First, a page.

The Strand Magazine/Volume 1/Issue 1/A Fair Smuggler

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A Fair Smuggler.


[Michael Lermontoff was born at Moscow in the year 1814. His father was an officer on active service; and, his mother having died while he was still in petticoats, he was brought up by his grandmother, a rich old lady, who had a pretty house at the village of Tarkhanui. Michael, who was in temperament a kind of Russian Hotspur, and who was petted and spoilt at home, was sent in due course to the University, where he picked a quarrel with a bullying tutor, and was speedily expelled. Then he entered the Military College at St. Petersburg, and obtained a commission in the Horse Guards. His bitter wit and biting tongue involved him in perpetual duels. His genius was still sleeping; but the sound of the pistol which killed Pushkin awoke it suddenly to life. Pushkin's works had long been his delight; and, indeed, their characters had much in common—though in appearance, with his tall and powerful figure, his fair and waving hair, his large blue eyes and chiselled mouth, Lermontoff was exactly the reverse of the dusky little gipsy-looking Pushkin. His fate also was to be the same. In a piece of fiery verse he called upon the Czar to avenge the death of the great poet. The poem was regarded by the Czar as an impertinence, and Lermontoff was banished to the Caucasus. The wild and savage mountains suited well his fiery temper, and he became "the poet of the Caucasus," the singer of the lives, the legends, and the adventures of the stern and rocky mountaineers. He wrote also one prose work, "A Hero of our Times," from which we take the present story. Something in the book involved him in a duel—the last he was to fight, though he was only twenty-seven. As the challenged party, he possessed the choice of weapons and the mode of fighting; and he chose to fight with pistols on the margin of a precipice, so that, if either of the rivals staggered from a wound, he must infallibly fall over and be dashed to pieces. This strange encounter actually took place; and Lermontoff, struck by his opponent's bullet, reeled, and fell back into the terrible abyss.]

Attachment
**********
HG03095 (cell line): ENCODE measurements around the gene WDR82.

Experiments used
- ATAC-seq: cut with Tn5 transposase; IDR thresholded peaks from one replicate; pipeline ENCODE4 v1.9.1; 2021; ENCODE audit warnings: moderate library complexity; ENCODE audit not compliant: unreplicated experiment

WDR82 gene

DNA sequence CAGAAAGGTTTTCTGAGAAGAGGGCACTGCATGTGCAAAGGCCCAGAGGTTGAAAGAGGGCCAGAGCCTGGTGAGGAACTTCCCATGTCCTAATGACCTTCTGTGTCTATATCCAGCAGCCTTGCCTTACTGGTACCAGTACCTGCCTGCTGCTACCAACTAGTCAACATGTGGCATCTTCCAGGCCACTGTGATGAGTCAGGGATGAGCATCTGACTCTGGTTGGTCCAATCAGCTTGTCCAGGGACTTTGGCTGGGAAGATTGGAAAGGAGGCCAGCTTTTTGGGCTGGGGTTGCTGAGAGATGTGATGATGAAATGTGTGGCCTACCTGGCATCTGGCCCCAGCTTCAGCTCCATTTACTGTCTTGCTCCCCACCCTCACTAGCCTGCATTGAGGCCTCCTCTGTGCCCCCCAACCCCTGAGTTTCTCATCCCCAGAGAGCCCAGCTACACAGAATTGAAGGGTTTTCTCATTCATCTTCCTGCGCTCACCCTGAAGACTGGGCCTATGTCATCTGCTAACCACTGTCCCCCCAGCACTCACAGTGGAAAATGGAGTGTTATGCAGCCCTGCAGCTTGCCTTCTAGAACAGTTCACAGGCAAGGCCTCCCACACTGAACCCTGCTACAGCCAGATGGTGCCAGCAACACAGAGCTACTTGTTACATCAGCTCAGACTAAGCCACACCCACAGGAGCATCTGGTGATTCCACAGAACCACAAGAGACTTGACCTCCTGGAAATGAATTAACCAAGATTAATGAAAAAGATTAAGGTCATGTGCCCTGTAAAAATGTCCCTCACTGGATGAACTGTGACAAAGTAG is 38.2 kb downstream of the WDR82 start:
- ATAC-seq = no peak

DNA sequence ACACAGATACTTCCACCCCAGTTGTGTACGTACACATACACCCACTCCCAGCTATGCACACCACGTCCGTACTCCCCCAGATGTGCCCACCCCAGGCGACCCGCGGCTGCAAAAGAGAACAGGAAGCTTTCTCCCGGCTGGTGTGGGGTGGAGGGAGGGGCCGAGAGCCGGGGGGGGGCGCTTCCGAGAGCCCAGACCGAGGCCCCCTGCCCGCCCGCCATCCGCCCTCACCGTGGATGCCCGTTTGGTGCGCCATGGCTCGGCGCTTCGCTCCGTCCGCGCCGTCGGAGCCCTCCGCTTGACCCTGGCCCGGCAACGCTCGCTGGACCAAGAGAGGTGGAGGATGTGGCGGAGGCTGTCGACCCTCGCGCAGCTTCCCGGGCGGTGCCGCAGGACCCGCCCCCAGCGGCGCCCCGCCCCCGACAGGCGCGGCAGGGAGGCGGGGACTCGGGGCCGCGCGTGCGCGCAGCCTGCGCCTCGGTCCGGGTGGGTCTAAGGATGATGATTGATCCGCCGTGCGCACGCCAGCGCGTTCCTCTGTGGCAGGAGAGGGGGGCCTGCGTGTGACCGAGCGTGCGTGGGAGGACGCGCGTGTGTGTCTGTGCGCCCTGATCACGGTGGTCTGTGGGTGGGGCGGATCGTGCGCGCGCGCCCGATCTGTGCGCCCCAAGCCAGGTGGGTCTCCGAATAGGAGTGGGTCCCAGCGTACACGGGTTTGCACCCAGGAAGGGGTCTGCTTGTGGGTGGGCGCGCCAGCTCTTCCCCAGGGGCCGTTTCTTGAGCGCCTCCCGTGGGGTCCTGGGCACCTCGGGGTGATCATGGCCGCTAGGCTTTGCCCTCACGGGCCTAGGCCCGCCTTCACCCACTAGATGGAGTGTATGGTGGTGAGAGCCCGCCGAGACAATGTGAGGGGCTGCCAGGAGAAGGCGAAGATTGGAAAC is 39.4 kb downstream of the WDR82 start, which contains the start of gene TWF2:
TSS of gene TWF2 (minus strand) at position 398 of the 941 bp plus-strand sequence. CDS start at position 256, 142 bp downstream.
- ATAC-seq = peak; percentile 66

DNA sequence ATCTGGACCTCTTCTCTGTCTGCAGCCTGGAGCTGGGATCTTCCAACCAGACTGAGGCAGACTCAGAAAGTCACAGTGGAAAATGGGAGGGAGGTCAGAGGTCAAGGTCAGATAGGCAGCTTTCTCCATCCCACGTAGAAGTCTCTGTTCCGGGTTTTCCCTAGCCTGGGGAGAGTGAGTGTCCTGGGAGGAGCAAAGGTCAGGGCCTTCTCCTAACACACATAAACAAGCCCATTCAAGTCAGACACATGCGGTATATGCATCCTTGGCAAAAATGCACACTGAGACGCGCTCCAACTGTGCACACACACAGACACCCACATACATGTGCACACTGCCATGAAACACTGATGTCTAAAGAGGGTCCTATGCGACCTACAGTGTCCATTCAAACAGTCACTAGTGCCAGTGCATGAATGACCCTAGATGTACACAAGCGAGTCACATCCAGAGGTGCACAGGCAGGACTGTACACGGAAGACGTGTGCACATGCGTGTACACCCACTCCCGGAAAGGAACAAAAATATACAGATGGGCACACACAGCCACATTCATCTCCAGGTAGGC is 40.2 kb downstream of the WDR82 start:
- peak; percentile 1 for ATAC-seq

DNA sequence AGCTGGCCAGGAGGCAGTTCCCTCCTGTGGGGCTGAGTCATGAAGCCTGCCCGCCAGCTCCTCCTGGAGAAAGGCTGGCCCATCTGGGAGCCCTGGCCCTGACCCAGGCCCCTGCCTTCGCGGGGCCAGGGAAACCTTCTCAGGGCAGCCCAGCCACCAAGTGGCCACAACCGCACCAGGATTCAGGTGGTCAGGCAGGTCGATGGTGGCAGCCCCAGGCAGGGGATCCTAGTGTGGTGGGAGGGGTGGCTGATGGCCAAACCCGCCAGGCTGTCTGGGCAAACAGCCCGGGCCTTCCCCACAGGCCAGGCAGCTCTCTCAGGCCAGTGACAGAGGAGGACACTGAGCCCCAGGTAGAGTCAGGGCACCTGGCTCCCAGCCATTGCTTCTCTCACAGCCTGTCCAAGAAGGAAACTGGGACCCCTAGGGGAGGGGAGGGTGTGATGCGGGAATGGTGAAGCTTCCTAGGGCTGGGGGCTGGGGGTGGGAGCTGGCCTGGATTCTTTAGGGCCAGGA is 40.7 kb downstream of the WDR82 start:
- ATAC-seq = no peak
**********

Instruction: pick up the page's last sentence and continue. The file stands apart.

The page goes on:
TAMAN is the most wretched of all our maritime towns. I almost died of hunger there, besides being nearly drowned.

I arrived very late at night in a wretched telega. The coachman stopped his tired horses close to a stone building, which stands by itself at the entrance to the town. A Black Sea Cossack, who was on guard, heard the bells of my carriage, and cried out, with the sharp accent of a person suddenly waked up, "Who goes there?"